Mutemath: Armistice

Music  |  Reviews
Mutemath: <em>Armistice</em>
Electro-rockers subtract originality.

With Armistice, New Orleans quartet Mutemath veers further and further from the myriad genre references that comprised its intriguing debut, taking one step closer to middle-of-the-road alt-rock anonymity. Despite the album’s dynamic repertoire of sounds and influences, the band dilutes and tempers them with bland conventions. Cerebral allusions to New Order’s quivering synths and Air’s nocturnal dream-pop are buried beneath Mutemath’s thirst  for a mainstream audience.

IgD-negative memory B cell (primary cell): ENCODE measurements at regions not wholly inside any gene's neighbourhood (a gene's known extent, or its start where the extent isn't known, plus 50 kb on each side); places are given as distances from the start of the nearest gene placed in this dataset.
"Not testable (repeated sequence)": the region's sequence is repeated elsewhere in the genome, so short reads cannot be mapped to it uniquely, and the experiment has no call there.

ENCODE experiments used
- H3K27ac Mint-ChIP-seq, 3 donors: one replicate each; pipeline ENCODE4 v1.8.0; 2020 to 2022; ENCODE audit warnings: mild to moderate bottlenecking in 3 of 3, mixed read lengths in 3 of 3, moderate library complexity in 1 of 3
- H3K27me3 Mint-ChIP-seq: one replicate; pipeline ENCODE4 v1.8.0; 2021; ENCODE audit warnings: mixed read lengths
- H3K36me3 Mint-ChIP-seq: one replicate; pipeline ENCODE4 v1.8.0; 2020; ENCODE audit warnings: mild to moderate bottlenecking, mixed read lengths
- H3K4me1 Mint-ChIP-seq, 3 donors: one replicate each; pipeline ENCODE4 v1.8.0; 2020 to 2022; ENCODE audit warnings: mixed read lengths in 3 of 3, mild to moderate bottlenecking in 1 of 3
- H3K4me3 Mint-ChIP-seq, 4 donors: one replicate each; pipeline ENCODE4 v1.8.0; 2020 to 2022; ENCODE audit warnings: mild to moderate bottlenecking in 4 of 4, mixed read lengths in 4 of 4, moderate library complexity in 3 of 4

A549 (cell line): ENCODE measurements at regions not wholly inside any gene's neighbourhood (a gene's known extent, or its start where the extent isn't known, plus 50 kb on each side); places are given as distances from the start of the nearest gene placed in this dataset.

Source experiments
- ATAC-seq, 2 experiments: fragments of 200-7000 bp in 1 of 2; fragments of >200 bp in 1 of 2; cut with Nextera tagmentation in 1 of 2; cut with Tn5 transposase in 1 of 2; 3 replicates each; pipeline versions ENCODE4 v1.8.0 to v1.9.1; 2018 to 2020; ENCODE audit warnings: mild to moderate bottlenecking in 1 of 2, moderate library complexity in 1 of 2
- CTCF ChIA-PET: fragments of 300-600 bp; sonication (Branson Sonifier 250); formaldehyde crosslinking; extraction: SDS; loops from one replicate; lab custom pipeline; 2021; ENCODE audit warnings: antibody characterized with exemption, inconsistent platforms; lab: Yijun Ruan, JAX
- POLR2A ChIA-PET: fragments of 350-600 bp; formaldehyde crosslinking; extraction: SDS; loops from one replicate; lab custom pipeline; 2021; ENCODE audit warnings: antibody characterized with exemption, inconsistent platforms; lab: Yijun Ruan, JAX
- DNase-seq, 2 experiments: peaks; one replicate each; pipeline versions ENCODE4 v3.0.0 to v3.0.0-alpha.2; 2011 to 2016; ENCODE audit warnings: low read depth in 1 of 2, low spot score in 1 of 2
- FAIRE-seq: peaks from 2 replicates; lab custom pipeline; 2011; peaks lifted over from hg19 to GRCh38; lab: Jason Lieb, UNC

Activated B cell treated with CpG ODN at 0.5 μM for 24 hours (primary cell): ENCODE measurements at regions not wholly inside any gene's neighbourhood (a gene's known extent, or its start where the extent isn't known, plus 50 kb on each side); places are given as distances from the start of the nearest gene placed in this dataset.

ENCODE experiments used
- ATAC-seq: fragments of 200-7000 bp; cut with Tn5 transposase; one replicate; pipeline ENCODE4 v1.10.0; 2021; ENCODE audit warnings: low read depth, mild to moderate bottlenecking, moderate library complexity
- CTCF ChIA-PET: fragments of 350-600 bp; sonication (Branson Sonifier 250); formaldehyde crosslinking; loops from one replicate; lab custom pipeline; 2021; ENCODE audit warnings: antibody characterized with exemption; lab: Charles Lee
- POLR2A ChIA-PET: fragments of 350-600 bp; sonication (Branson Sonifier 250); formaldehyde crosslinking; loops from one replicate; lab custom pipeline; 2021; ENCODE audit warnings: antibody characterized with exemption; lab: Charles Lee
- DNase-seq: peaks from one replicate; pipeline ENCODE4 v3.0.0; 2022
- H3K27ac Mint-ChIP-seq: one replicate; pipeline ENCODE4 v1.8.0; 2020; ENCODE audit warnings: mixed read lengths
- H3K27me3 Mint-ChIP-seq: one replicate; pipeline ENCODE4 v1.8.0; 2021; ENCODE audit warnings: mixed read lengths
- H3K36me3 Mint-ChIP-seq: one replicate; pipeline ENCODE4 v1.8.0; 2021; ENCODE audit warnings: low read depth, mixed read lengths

Singles-to-be like “The Nerve” contrast frenzied, kinetic instrumentation with pump-it-up vocals, bursting with ambition and stadium-rock dreams—a grating foil to the band’s otherwise respectable attempt at post-rock experimentation, which is ultimately rendered background noise against vocalists Paul Meany and Greg Hill’s anthemic howls. The result is an awkward balancing act between a premature lust for accessibility and an obvious knack for the avant-garde, shirking traces of the latter in an ill-fated attempt at evolution.

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